Saturday, April 19, 2014

How To Grip And Throw A Three Finger Changeup ( Part 4)

How To Grip And Throw A Three Finger Changeup
How to grip and throw a three finger changeup - pitching grips for the three finger changeup

Three finger changeup
A three-finger changeup is a good off-speed pitch for younger baseball pitchers – and for those who do not have big hands.
To throw an effective three-finger changeup, center your ring, middle, and index fingers on top of the baseball (as shown in the third picture at right). Your thumb and pinky finger should be placed on the smooth leather directly underneath the baseball (as shown in the middle picture).
A lot of pitchers that I work with like to "touch" their pinky and thumb when gripping this pitch (as shown in the middle picture). It helps to develop a good "feel" for the pitch, which is important since the changeup is a finesse pitch.
OK, now that you've got your grip, hold the baseball deep in the palm of your hand to maximize friction and to "de-centralize" the force of the baseball when the pitch is released. This helps take speed off of the pitch. Throw it like you would a fastball: Same mechanics. Same arm speed. Same everything.
One way to develop "fastball mechanics" but changeup speed is to practice throwing your changeup as you long toss (throwing beyond 90 feet). Alternate fastballs and changeups at 90-or-more feet for about 20 throws a couple of times a week.
Note: Advanced pitchers can experiment with "turning the ball over" to create even more movement on the pitch. To do this, pronate your throwing hand (turn it over as if you were giving your catcher a "thumbs down" hand signal) as you throw the pitch.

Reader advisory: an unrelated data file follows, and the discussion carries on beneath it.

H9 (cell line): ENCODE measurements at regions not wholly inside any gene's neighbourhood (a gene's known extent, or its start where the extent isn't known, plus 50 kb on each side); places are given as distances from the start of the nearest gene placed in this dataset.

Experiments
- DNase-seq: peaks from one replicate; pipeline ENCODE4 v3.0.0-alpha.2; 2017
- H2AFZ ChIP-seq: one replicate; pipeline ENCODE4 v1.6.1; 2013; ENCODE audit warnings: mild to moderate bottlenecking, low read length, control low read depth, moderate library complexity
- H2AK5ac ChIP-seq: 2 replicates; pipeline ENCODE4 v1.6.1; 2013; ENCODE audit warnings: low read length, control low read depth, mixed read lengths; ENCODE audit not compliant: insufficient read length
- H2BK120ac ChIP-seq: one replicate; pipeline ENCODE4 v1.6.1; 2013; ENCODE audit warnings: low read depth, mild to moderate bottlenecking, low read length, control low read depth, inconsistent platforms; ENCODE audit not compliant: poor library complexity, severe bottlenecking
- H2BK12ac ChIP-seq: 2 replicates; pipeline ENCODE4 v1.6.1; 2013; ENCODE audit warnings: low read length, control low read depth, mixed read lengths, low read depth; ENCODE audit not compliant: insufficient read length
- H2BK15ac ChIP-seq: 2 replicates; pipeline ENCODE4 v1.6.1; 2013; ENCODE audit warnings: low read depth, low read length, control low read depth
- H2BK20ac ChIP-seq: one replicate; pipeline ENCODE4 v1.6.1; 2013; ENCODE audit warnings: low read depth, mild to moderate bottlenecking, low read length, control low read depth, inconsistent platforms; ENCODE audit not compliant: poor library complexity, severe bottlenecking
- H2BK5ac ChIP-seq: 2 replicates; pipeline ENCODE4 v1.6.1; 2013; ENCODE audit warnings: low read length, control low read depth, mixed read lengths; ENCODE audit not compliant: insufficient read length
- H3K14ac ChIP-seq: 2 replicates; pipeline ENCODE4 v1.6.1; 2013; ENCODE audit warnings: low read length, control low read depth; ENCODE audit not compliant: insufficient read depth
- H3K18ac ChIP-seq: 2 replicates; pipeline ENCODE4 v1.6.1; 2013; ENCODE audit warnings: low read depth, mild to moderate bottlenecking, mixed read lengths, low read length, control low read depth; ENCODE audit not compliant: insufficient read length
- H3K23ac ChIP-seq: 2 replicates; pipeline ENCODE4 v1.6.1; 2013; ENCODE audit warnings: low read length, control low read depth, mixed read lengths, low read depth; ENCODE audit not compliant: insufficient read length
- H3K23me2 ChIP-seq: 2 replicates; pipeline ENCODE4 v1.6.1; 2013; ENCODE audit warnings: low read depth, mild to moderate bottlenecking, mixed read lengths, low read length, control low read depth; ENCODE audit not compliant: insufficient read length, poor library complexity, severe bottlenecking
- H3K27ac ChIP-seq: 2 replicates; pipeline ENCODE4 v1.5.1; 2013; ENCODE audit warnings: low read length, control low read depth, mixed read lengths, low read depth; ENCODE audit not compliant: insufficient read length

Resource from

How To Grip And Throw A Two Seam Fastball ( Part 3)

How To Grip And Throw A Two Seam Fastball
How to grip and throw a two seam fastball - pitching grips for the two seam fastball

Two seam fastball
A two seam fastball, much like a sinker or cutter (cut fastball), is gripped slightly tighter and deeper in the throwing-hand than the four-seam fastball. This pitch generally is thought of as a "movement pitch" (as opposed to the four-seam fastball, which is primarily thought of as a "straight pitch").
When throwing a two-seam fastball, your index and middle fingers are placed directly on top of the narrow seams of the baseball (as shown in the picture on the left).
Next, place your thumb directly on the bottom side of the baseball and on the smooth leather in between the narrow seams (as shown in the picture on the right).
Again, a two seamer is gripped a little firmer than the four seamer. A firm grip causes friction, which causes the baseball to change direction, usually "backing up" - or running in - to the throwing hand side of the plate. It also slightly reduces the speed of the pitch, which is why most two-seamers register about 1 to 3 mph slower than four-seam fastballs.
One thing I did with this pitch in college and in professional baseball was to always throw my two-seam fastball to the throwing-hand side of the plate and my four seam fastball to the glove-hand side of the plate. In other words, because I'm a righty, I'd throw two-seamers inside to right-handed batters and four-seamers away. I always liked how the feel of the grip of the two-seamer in my glove (when I was in my pre-pitch stance) let me know on a sub-conscious level that I was going inside on guy.